EghtesadOnline: Iran should not engage in dialogue with European powers in the current unfavorable atmosphere, as it may be forced to make substantial concessions, an expert on international relations said.
The Europeans are becoming increasingly demanding and hostile, and are seeking to exploit the economic hardship facing Iran, Nozar Shafiei also told ISNA in a recent interview.
Iran has been under "maximum pressure" from sweeping US sanctions since May 2018 when the US reneged on the 2015 nuclear deal, effectively hindering Tehran’s trade with many countries, Financial Tribune reported.
Referring to the recent remarks by Leader of the Islamic Revolution Ayatollah Seyyed Ali Khamenei who did not dismiss negotiation with non-Americans "from a position of power", Shafiei said, "The element of power plays a vital role in international relations, a country's position of power figures high in the negotiations."
France, Germany and Britain have recently launched the nuclear accord's dispute resolution mechanism, initiating a months-long process that could bring about a settlement whereby Iran reverses cuts in its nuclear commitments, or ultimately lead to a so-called "snapback" of global sanctions against Tehran.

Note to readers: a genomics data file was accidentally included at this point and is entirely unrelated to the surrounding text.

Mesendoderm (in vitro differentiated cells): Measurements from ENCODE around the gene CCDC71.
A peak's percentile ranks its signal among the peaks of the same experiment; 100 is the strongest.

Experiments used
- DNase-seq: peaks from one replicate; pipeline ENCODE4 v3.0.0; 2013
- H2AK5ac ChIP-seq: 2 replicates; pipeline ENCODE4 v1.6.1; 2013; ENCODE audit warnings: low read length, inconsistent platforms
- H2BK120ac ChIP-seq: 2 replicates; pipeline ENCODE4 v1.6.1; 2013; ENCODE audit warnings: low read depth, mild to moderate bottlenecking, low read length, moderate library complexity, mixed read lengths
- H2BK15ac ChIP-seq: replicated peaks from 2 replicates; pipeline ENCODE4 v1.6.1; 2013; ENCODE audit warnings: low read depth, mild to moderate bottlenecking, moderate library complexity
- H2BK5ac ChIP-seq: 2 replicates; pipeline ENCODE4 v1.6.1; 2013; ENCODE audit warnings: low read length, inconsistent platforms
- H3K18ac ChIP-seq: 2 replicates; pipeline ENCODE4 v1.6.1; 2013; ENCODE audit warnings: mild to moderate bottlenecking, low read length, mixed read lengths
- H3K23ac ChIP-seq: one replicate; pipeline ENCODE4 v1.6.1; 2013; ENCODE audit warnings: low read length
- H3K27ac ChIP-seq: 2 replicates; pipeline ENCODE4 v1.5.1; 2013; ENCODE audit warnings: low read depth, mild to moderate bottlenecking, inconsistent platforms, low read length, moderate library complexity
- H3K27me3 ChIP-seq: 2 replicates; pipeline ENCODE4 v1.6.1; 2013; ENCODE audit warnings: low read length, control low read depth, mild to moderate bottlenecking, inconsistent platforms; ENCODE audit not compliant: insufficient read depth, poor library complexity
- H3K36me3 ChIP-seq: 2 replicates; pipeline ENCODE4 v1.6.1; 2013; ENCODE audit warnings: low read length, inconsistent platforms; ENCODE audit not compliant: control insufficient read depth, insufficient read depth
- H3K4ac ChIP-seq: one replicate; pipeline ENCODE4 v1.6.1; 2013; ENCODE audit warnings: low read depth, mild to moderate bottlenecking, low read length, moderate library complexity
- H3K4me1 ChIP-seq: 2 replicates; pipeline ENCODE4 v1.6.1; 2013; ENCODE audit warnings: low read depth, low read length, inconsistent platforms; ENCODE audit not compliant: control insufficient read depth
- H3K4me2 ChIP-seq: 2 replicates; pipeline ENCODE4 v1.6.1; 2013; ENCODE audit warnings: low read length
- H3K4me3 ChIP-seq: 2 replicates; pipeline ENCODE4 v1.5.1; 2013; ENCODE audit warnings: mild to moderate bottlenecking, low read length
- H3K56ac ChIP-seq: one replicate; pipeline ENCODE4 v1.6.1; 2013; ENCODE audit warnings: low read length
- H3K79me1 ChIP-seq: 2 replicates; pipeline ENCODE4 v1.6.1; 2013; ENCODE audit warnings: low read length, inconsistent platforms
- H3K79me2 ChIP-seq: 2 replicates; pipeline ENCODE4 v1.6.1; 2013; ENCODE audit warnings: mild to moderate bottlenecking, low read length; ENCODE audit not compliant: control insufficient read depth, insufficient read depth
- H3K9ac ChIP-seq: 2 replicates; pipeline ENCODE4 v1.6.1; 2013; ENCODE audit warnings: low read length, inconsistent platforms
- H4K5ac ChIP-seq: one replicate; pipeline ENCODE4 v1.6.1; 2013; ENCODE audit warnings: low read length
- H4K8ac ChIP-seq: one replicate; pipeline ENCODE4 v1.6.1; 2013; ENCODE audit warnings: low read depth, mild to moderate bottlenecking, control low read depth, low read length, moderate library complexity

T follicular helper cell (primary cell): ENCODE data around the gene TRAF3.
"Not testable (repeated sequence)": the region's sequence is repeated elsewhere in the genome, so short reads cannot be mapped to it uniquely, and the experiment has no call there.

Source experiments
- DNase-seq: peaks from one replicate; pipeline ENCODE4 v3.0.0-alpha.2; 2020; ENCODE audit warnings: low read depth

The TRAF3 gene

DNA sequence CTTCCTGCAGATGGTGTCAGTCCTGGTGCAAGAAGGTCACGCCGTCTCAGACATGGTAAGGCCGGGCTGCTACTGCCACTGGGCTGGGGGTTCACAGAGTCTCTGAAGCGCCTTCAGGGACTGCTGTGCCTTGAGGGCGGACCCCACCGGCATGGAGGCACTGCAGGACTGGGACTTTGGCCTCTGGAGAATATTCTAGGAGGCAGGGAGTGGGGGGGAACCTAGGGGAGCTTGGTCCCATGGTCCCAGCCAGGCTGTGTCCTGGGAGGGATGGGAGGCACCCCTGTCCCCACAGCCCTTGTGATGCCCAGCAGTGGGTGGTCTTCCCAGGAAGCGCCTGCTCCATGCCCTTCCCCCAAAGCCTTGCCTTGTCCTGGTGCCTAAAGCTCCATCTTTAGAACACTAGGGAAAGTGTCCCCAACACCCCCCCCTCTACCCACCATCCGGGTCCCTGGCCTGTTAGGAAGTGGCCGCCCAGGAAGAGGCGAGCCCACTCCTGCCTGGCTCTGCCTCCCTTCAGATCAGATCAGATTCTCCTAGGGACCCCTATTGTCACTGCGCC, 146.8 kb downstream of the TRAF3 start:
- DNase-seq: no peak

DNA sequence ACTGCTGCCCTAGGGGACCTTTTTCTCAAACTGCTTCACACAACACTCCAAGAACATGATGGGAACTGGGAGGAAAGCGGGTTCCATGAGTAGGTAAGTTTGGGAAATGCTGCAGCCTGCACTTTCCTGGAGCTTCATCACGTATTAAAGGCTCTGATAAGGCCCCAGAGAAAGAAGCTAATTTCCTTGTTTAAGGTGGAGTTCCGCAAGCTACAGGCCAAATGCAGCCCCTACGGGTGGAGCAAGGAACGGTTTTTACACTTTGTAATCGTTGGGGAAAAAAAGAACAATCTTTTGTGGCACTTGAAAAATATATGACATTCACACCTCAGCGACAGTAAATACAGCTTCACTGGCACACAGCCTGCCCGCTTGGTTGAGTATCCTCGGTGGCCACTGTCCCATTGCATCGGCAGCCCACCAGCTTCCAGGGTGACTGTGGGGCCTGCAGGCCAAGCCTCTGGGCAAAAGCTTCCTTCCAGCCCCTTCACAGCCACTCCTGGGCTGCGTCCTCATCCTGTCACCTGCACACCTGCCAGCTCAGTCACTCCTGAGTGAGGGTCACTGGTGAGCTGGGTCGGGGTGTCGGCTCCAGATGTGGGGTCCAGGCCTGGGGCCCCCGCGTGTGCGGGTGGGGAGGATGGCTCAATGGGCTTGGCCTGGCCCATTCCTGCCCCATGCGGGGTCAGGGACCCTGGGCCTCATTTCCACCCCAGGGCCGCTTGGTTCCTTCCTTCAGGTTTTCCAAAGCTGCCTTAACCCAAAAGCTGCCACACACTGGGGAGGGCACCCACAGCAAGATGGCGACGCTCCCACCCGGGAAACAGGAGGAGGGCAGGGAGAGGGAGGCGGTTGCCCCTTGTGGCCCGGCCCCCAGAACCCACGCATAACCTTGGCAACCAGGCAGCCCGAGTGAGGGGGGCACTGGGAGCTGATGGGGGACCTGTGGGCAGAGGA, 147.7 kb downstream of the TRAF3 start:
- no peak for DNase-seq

Commenting on European inaction when it comes to fulfilling their obligations stipulated in the Joint Comprehensive Plan of Action, the expert said, "Europe has sided with the US. Europeans have employed soft power as opposed to the Americans' use of hard power, which complement one another."
According to Shafiei, Iran's economic vulnerability caused by heavy US sanctions has encouraged the European signatories to the nuclear deal to trigger the mechanism aimed at compelling Iran into making concessions.
Retaliating against the US assassination of Major General Qasem Soleimani, Iran's top military commander, by attacking two Iraqi bases housing American troops, and holding impressive memorial demonstrations attended by millions in honor of Martyr Soleimani across the country are examples of such deterrent measures.
Although the moves have given Tehran room for maneuver, the time for negotiations has not arrived yet, Shafiei said, stressing that there should be clear signs that guide Iran on the right timing for talks.
According to the expert, although the Europeans are willing to negotiate, they are not offering Iran anything in return.
France had previously offered Tehran a $15 billion credit line in return for Iran coming back to full compliance with the JCPOA, which offer is not currently on the table now.
Shafiei concluded that "we need negotiations, but the circumstances are not yet favorable", suggesting that Tehran needs to bide its time for holding talks on an equal footing.